The push worked.
On Oct. 16, Murphy announced it was going to spin off the retail business into a new company to be called Murphy Oil USA Inc.
The company also announced that it would pay a special dividend of $2.50 a share for a total dividend of about $500 million and a share buyback program of up to $1 billion.
The dividend will be paid Dec. 3 to the shareholders of record on Nov. 16. The $2.50 dividend is in addition to the $0.3125 per share that was previously announced and also will be paid on Dec. 3.
“Today’s announcements are consistent with our commitment to creating value for shareholders,” said Claiborne Deming, chairman of Murphy’s board.
The announcement, however, didn’t say what the move would mean for Murphy shareholders.
Murphy shareholders could logically expect to see some shares in Murphy USA. When Murphy Oil spun off its timber business in 1996, Murphy Oil gave shareholders one share in Deltic Timber Corp. of El Dorado for every 3.5 shares of Murphy Oil they held.
There were 12.8 million shares of Deltic available, and it closed at $20.73 on Dec. 26, 1996. It closed at $61.08 on Nov. 15.
When ConocoPhillips of Houston spun off its gas station division, ConocoPhillips shareholders received one share of Phillips 66 for every two shares of ConocoPhillips shares held. Phillips 66 started trading on April 12 at $33.25 and had improved to $45.34 by Nov. 15.
Meanwhile, ConocoPhillips paid a special dividend of $17.025 per share on May 1, and its stock immediately dropped from the $71 range to about $55. It was trading at $54.59 on Nov. 15.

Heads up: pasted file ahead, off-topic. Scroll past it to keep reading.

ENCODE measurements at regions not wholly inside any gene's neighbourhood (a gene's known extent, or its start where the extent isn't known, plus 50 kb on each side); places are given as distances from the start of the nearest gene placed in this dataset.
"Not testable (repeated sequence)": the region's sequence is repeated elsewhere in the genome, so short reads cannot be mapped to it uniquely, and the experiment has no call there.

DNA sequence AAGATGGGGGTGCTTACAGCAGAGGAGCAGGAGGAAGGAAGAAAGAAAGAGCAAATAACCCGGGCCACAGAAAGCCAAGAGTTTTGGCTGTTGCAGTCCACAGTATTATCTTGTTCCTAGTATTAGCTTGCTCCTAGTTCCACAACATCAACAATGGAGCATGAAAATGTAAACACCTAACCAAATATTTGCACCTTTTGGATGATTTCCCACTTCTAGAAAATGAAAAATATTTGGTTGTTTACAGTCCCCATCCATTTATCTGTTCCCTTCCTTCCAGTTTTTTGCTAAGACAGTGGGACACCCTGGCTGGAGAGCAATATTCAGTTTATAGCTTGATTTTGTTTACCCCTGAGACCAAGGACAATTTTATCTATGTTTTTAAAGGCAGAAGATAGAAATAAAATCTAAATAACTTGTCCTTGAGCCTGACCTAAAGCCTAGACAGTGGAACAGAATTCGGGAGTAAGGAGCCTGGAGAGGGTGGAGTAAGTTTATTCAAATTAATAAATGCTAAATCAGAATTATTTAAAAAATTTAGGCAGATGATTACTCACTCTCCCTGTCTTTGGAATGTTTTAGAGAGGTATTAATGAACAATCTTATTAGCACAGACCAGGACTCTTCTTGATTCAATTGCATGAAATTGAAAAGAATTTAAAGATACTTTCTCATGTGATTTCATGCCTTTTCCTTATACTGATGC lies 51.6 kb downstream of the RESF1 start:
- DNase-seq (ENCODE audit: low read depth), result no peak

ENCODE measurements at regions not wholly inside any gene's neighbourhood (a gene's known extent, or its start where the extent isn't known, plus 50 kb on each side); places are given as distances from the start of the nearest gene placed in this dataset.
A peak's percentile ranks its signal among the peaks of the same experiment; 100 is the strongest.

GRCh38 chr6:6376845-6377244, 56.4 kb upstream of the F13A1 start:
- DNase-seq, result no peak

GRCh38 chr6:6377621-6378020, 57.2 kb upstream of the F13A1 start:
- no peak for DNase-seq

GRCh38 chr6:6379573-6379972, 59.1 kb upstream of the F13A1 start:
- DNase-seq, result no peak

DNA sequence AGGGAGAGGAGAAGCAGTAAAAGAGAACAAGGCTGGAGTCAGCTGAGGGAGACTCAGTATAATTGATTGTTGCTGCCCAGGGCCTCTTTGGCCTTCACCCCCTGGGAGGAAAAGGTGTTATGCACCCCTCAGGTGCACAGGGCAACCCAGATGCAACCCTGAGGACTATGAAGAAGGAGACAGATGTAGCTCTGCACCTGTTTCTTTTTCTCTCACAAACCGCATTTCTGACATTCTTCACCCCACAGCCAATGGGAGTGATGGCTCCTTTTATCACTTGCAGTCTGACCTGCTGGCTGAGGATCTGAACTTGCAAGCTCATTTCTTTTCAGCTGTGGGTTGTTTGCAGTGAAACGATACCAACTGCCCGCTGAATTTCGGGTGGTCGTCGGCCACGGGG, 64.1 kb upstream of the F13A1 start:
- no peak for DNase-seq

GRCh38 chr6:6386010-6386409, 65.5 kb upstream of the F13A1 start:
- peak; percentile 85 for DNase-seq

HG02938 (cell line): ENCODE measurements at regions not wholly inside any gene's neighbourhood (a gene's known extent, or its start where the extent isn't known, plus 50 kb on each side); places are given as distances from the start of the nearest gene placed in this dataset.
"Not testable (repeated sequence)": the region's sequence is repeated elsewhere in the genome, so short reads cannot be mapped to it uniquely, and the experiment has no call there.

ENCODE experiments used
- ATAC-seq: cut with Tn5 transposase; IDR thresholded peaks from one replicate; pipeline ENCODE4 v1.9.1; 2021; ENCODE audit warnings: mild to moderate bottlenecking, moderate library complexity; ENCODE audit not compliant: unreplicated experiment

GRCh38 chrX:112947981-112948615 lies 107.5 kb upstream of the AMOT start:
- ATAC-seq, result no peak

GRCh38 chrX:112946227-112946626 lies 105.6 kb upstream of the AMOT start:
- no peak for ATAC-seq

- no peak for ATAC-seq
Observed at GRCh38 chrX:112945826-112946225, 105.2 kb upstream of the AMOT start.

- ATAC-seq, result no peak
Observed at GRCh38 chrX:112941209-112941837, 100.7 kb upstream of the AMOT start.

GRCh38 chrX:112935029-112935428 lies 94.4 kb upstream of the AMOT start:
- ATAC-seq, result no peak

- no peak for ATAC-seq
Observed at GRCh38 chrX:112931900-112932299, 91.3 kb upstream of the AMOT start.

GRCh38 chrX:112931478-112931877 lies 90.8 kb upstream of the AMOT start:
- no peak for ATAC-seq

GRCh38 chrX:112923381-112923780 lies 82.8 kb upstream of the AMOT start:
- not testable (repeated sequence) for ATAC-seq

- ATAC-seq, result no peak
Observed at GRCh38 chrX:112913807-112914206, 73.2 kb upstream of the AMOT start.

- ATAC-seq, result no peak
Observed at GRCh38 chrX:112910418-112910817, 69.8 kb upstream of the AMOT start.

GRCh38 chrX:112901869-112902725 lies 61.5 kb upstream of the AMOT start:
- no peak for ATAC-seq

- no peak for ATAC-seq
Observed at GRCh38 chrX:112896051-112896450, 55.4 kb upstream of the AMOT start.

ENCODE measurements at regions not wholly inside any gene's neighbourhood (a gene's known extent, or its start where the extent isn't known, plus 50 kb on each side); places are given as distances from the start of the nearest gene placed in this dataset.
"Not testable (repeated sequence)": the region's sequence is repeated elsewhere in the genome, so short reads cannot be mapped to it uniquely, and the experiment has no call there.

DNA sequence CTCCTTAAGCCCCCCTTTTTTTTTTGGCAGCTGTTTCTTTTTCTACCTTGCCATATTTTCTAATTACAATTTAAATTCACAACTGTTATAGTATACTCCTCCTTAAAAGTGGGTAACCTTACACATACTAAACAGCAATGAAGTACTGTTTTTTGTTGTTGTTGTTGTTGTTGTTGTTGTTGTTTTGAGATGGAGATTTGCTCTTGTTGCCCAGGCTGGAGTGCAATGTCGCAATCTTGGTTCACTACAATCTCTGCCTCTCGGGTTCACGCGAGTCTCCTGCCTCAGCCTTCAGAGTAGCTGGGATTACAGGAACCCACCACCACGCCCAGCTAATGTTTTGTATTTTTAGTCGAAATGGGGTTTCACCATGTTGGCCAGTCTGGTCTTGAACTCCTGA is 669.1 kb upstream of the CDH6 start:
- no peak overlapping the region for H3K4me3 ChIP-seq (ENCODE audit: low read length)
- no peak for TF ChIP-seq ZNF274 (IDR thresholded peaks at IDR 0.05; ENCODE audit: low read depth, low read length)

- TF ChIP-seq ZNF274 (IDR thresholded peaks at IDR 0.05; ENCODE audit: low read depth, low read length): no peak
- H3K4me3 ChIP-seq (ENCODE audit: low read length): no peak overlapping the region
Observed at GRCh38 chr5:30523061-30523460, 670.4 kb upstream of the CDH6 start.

Shareholders of Marathon Oil also received one share of the new Marathon Petroleum Corp. of Findlay, Ohio, for every two shares of Marathon Oil they owned.
Marathon Petroleum opened on June 24, 2011, at $38.75. It closed at $54.06 on Nov. 15.
Marathon Oil was trading at $49.55 on June 24, 2011, but as a result of the spinoff, the stock price dropped to $32.95 on July 1, 2011. It closed at $30.53 on Nov. 15, 2011.
The benefits of the Murphy USA spinoff “clearly outweigh the costs in this case,” said Raymond James analyst Molchanov. “The downside is that the retail business does provide relatively a more stable source of cash flow than E&P.”
And the subsidiary acts as a hedge. When oil prices rise, the retail margins fall, he said. “But then the opposite is true when oil prices fall,” Molchanov said.
Other unanswered questions include the future plans of Murphy USA President Tom McKinlay and whether he or someone else will run Murphy Oil USA when it becomes its own company.
“I don’t want to comment on personalities,” Molchanov said.